I just saw Clocker released on Nintendo eShop this morning for a reasonable $3, so I snatched it up and gave it a go. These Switch games are kind of hard to predict sometime, but you have to pay your portion for the privilege once in a while.
I do not really know what the origins of this game are. It was listed under Indie in eshop, with no publisher info. A little research revealed that the developer Wild Kid Games published this through a studio called Indienova in China. Are there indie studios in China? I have wondered about this a few times. I really don’t know much about it, but if there are that’s pretty cool.
(Okay, addendum, Wild Kid is a real developer in China, and if you search around they can be found on the Weibo forums. Indienova seems to be the localizer/porter. They’ve released some pretty cool games though. Apparently, the Chinese indie game scene is flourishing! Interesting.)
Clocker is a puzzle game, usually the best bargain genre under $5 on eShop. I get nervous buying these because once in a while the puzzles seem impossible. I had a good run on this one though and probably could have unstuck myself if I needed to.
The opening cut scene shows a feverish dream sequence involving clocks, strangers, money, and family. The family is really limited to the hero’s daughter, but she basically pivots the direction of the plot.
What Time is It?
The majority of the gameplay involves walking around a village frozen in time because of a fractured mysterious watch given to the protagonist, a clockmaker, by a strange old man.
The puzzles are pretty decent. You can control the time-frozen people in the neighborhood for a fragment of what they were about to do, you use this to have an effect your environment. Of course, this is a very structured and intuitive mechanic. There are plenty of strangers who didn’t seem to affect much of anything when I played them.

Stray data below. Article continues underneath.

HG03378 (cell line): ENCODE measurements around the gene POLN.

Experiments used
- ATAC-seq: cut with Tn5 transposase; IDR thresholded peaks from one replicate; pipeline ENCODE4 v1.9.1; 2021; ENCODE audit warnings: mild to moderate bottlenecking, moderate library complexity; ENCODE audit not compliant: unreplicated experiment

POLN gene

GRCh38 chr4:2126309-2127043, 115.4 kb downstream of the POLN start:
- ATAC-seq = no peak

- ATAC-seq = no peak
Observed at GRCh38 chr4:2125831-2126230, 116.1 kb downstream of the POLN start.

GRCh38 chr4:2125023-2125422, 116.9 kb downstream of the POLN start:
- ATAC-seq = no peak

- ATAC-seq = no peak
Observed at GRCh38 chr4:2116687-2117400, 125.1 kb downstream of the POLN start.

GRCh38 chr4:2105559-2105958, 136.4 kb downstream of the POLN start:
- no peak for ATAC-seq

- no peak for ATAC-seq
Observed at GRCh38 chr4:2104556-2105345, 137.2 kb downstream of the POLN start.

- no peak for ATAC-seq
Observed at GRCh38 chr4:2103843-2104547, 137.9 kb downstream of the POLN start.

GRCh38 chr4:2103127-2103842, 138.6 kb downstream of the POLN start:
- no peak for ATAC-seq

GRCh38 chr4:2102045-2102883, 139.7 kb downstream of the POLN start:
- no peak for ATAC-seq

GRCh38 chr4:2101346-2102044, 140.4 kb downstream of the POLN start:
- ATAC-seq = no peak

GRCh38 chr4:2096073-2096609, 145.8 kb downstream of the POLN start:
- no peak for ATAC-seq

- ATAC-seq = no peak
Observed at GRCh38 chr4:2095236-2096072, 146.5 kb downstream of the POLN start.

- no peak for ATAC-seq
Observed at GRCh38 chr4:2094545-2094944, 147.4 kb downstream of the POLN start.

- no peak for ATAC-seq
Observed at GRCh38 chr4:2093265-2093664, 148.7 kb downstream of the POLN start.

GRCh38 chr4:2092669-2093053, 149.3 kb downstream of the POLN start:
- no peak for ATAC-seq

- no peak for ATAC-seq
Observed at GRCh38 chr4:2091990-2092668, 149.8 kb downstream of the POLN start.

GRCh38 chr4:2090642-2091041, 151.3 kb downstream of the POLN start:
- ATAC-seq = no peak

The art is worthy of some brief gameplay. It reminds me of some other games I’ve reviewed like Nordlicht and OPUS. It is very character-focused and most likely computer illustrated although it is rich in color schemes and familiar realism. I really like the main character’s jacket. I would wear that. Everybody is pretty stylized with their surroundings and it makes for value-driven gameplay.
The gameplay revolves heavily around restoring a clock tower which is magically altered by the time travel watch. There’s a reasonable amount of difficulty in obtaining these gears, but the gameplay is engaging. At one juncture, I had to make a car pass through time so I could jump on it to reach the clocktower.
This is 2D Platformer hidden object puzzling in its essence. By the way, the entire plot thus far is driven by the hope that the clockmaker can re-unite with his semi-estranged daughter (alienated at the least, he sold a locket at the beginning; that seems to be important.)
There’s an intriguing sequence inside a house being burglarized though, which was the highlight of the game during my session with it.
I really don’t know what the next step after this was. I definitely secured one gear, but instead of attempting to get the others by looking them up, I called it there. That seemed a pretty fair place to stop.
Clocker: Look at the Time!
The game is only $3, so if you like the art in the gameplay and screenshots, go ahead. It has fairly wholesome themes and is backed by the high standards of Nintendo Switch games, so you’ll get your money’s worth.
There is apparently more to this game, but first impressions are the name of the game on this one. If you can read Chinese, you can check out the developer wild Kid Games on Weibo at @Clocker. There are more games ported like Wild Kid on the Indie Nova site: https://indienova.com which is in English.
This game is very highly rated on its previous PC platform, it is even on Steam and Itch.io. It’s an indie dev creation, and it’s created by some chill devs, so give it a try.
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